Music studio saves lives in Sierra Leone

Sierra Leone (Freetown)

“The way you get a better world is, you don’t put up with substandard anything.” – Joe Strummer, The Clash

Transformative arts project WAYout is giving youth a way out of vulnerability and making a real, tangible difference. Standing for ‘Worldwide Arts Youth’, WAYout is Sierra Leone’s first and only free and all-inclusive media studio. Since being founded in 2008 in Freetown, the capital and largest city in the country on the southwest coast of West Africa, it has changed the lives of more than 3,000 vulnerable youth, child soldiers and homeless kids.


The innovative, youth-led charity is using digital media, music, design and arts to explore issues and tell stories by offering free training and facilities to street youth and disadvantaged young people in Sierra Leone, “reaching out to young people sidelined and disempowered, treating them as individuals, not statistics”.

Vulnerable and conflict-affected young people are practising music tracks, designing posters, planning performances or completing courses in Photoshop, camera, editing and documentary-making – in the hope of changing their lives.

WAYout was founded in 2008 by British filmmaker Hazel Chandler, who is known to many of the youths as “Mum”. It was inspired by a film she had made a few years earlier about street youth in Kenema, on the Liberian border. Hazel gave gang leader, Yumyum, a small camera and asked him to record their lives, thinking he would sell it but if she was lucky he might record for a couple of days first:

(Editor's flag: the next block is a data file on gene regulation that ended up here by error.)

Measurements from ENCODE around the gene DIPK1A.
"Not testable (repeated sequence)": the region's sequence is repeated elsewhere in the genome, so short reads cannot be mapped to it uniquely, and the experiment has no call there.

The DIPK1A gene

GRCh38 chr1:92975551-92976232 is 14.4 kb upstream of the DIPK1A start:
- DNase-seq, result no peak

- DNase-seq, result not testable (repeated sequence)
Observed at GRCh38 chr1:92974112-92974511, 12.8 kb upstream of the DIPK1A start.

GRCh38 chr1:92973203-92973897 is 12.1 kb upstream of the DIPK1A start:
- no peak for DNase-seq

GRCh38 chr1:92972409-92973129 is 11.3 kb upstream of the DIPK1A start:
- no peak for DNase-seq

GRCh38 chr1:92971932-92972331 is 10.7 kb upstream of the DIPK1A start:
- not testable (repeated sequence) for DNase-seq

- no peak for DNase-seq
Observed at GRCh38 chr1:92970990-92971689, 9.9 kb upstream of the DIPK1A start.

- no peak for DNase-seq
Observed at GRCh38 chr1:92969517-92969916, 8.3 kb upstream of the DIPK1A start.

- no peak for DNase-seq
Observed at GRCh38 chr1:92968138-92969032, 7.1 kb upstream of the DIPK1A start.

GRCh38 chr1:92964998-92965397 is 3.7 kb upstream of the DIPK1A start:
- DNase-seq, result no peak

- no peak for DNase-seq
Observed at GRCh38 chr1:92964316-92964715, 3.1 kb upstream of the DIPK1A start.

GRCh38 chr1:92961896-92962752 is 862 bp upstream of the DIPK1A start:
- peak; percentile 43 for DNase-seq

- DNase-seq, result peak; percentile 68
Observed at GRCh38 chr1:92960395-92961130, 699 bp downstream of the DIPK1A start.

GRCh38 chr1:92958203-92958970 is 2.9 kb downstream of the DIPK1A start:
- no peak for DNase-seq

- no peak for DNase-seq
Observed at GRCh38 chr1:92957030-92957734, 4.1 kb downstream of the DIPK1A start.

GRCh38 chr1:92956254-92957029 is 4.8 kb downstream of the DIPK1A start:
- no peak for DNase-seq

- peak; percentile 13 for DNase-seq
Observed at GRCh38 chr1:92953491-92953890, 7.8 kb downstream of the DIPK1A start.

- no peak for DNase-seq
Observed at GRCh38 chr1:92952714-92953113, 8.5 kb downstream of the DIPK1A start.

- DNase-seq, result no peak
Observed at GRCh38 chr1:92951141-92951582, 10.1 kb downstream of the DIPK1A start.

“He never sold the camera and went on to shoot 100 hours of footage, raw, candid and sometimes brutal. That camera became his badge of honour and being asked to tell his story was the beginning of a change from which there would be no turning back. This was the inspiration to give other people cameras and tell them their stories are important and this is where the seed was planted to start WAYout.”

It is thanks to the Joe Strummer Foundation that WAYout has two sponsored studios and a mobile studio. The foundation was established in memory of punk rock singer and guitarist Joe Strummer shortly after The Clash legend’s death in December 2002. Its mission is to provide opportunities to musicians and support to projects around the world that create empowerment through music. Freedom is calling in Freetown, indeed!

“WAYout works in two basic ways: either by encouraging confidence and self worth and therefore reengagement with family and other forms of education or by training people to a professional standard so they can earn a living through their creativity,” Hazel tells us. “We know it can take two or more years for long term street youth to start engaging – up to five years to really get stuck in to learning – so we have no time limit and no age limit.”

In Studio One, new musicians and established WAYout musicians like Black Street Family and Nathaniel “Mash P” Sesayash learn to create new beats. Studio Two is a smaller mobile studio where young people who hope to be producers learn how to use Logic, the software that turns your laptop into a professional recording studio at home.

Mash P spent 12 years on the streets and has achieved a lot in the years since he joined WAYout. His track about homelessness features British folk singer Frank Turner and people from around the world:

Frank (pictured below) told Rolling Stone magazine that he was hyper-aware of a potential for embodying what he called the “white guy with a guitar who thinks he’s going to save Africa” stereotype. But his nervousness was short-lived.